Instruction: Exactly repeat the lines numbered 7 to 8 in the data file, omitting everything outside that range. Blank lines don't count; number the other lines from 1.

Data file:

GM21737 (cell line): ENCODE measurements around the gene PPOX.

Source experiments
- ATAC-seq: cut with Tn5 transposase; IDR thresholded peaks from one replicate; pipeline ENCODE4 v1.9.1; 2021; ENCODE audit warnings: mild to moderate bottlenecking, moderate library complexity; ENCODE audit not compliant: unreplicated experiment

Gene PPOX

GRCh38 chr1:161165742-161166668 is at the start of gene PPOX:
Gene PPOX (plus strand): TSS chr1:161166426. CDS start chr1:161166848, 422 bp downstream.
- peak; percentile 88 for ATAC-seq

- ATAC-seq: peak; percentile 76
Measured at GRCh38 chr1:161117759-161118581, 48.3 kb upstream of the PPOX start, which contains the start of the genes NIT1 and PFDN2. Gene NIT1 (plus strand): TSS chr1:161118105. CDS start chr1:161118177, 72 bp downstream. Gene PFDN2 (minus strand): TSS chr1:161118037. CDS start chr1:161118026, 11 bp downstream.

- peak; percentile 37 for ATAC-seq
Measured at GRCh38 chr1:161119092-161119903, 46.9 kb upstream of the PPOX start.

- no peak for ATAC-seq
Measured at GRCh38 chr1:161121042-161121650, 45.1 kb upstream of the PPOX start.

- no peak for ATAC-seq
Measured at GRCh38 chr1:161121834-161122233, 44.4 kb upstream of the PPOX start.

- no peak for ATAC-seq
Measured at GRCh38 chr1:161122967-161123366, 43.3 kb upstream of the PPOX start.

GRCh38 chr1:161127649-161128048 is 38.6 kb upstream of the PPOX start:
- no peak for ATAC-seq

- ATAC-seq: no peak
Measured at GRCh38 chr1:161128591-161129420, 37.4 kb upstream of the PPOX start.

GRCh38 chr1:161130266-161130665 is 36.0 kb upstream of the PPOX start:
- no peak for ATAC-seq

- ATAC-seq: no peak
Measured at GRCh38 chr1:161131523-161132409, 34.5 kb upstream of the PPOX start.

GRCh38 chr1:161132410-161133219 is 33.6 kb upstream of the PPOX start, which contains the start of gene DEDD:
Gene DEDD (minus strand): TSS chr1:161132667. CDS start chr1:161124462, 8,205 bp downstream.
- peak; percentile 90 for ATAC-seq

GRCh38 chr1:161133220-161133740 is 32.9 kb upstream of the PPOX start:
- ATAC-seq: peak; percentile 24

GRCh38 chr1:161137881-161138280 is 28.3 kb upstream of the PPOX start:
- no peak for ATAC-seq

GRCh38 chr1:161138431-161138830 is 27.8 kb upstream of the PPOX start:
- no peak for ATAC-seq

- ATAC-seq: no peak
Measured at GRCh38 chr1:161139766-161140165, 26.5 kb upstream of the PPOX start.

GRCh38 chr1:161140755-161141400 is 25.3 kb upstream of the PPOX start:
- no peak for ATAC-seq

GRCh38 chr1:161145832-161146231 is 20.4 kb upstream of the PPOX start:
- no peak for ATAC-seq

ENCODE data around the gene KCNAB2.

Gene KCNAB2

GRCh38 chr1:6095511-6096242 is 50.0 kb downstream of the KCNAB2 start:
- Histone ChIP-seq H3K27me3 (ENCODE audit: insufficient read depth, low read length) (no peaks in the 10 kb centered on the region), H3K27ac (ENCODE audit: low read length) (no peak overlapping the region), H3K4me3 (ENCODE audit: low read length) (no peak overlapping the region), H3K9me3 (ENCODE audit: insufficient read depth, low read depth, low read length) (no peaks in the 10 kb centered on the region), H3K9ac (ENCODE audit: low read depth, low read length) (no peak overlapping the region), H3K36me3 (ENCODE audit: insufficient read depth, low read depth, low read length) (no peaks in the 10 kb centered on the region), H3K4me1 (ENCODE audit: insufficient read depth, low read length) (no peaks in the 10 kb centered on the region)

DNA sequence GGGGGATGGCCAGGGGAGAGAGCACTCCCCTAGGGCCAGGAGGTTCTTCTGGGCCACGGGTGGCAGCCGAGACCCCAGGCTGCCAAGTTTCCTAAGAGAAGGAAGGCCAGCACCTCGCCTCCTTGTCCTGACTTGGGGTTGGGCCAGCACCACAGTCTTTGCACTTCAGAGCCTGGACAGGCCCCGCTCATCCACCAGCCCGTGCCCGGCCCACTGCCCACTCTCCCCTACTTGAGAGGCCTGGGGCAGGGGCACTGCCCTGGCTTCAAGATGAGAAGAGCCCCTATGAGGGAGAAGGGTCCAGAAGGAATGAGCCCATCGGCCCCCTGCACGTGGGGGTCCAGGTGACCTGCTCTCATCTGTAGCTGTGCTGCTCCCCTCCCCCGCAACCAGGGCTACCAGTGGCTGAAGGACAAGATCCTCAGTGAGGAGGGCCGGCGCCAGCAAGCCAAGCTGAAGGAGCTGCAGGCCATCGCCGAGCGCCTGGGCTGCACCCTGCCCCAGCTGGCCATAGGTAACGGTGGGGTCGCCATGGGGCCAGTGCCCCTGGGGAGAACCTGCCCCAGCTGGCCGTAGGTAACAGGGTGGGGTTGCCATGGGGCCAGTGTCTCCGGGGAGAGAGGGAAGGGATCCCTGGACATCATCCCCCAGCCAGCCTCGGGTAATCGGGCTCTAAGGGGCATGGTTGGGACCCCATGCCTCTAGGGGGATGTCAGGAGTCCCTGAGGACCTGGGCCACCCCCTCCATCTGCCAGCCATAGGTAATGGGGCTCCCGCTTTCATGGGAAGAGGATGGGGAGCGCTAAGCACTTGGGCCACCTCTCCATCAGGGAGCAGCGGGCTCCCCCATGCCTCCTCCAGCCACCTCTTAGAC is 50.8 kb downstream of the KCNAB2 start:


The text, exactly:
- peak; percentile 88 for ATAC-seq

- ATAC-seq: peak; percentile 76